Iraq has agreed to pay Egypt $408 million in cash to settle old debts owed by Baghdad from more than two decades ago, a government spokesman said on Thursday.
The debts date back to a period when United Nations sanctions following the 1990 Iraqi invasion of Kuwait blocked the payment of salaries that were due to hundreds of thousands of Egyptian labourers who worked in Iraq in the 1980s.
"The Iraqi cabinet decided that the finance ministry should pay the $408 million in original debts to Egypt," Ali Al-Dabbagh said in a statement. He said the move was part of Iraq's efforts to strengthen its relations with the international community.
Iraq's security and its oil-dependent economy have been improving following the years of conflict and instability triggered by the 2003 US-led invasion that toppled Saddam Hussein. Prime Minister Nuri Al-Maliki's government wants to foster better ties with Arab neighbours and foreign creditors.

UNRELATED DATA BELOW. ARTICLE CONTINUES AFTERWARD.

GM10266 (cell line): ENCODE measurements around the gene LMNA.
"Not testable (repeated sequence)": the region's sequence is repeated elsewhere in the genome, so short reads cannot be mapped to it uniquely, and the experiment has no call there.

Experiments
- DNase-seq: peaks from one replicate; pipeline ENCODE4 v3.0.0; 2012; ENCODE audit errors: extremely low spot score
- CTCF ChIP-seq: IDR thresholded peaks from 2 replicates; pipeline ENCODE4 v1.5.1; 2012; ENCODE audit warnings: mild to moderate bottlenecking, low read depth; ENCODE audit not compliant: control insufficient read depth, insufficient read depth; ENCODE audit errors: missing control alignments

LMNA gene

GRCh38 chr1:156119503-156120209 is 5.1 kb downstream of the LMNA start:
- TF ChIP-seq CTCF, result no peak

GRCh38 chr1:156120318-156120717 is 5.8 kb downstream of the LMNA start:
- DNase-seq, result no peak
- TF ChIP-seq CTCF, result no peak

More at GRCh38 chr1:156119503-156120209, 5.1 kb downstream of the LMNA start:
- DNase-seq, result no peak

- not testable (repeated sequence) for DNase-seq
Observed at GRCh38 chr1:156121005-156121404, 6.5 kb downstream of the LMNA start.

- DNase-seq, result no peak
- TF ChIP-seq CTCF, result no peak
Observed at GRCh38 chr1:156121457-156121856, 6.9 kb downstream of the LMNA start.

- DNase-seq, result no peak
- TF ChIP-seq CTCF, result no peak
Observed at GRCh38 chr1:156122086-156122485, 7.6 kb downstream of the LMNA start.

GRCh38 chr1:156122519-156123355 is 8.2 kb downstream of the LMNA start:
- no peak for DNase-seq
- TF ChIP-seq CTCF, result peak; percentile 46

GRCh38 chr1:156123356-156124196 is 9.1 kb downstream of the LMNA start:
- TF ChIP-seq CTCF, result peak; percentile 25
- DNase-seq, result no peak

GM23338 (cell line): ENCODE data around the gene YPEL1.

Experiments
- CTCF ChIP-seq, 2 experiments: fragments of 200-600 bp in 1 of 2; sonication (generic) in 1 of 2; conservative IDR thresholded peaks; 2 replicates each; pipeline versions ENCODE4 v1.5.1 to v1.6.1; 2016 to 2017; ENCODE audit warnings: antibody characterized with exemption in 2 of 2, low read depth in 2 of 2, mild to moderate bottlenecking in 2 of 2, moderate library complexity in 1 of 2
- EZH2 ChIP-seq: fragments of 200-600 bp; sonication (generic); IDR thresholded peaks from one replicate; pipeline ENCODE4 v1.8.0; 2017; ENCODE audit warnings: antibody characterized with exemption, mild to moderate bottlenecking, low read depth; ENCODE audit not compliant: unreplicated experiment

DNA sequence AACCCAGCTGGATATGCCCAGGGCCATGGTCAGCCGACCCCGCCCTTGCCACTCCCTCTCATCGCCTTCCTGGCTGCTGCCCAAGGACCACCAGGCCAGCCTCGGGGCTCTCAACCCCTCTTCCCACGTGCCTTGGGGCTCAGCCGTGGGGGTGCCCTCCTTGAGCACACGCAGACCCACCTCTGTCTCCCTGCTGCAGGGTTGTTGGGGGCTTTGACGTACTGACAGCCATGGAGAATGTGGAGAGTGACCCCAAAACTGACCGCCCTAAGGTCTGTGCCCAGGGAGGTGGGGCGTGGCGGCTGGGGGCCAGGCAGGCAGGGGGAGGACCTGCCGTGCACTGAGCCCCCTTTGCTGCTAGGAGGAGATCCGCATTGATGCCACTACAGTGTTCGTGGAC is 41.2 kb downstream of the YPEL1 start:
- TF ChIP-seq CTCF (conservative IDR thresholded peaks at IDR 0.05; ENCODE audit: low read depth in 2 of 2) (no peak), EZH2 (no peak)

Iraqi finances have improved post-Saddam.
In 2003, the country's external debt was $130-$140 billion but that went down to about $88 billion last year.
The Paris Club of 19 rich creditor nations agreed in 2004 to write off 80 per cent of roughly $40 billion in Iraqi debt.
Progress on debt forgiveness talks with non-Paris Club creditors remains uneven though the United Arab Emirates cancelled Iraq's debt in 2008. Estimates of Iraq's non-Paris Club debt vary but Kuwait, Turkey and Saudi Arabia are among the notable hold-outs.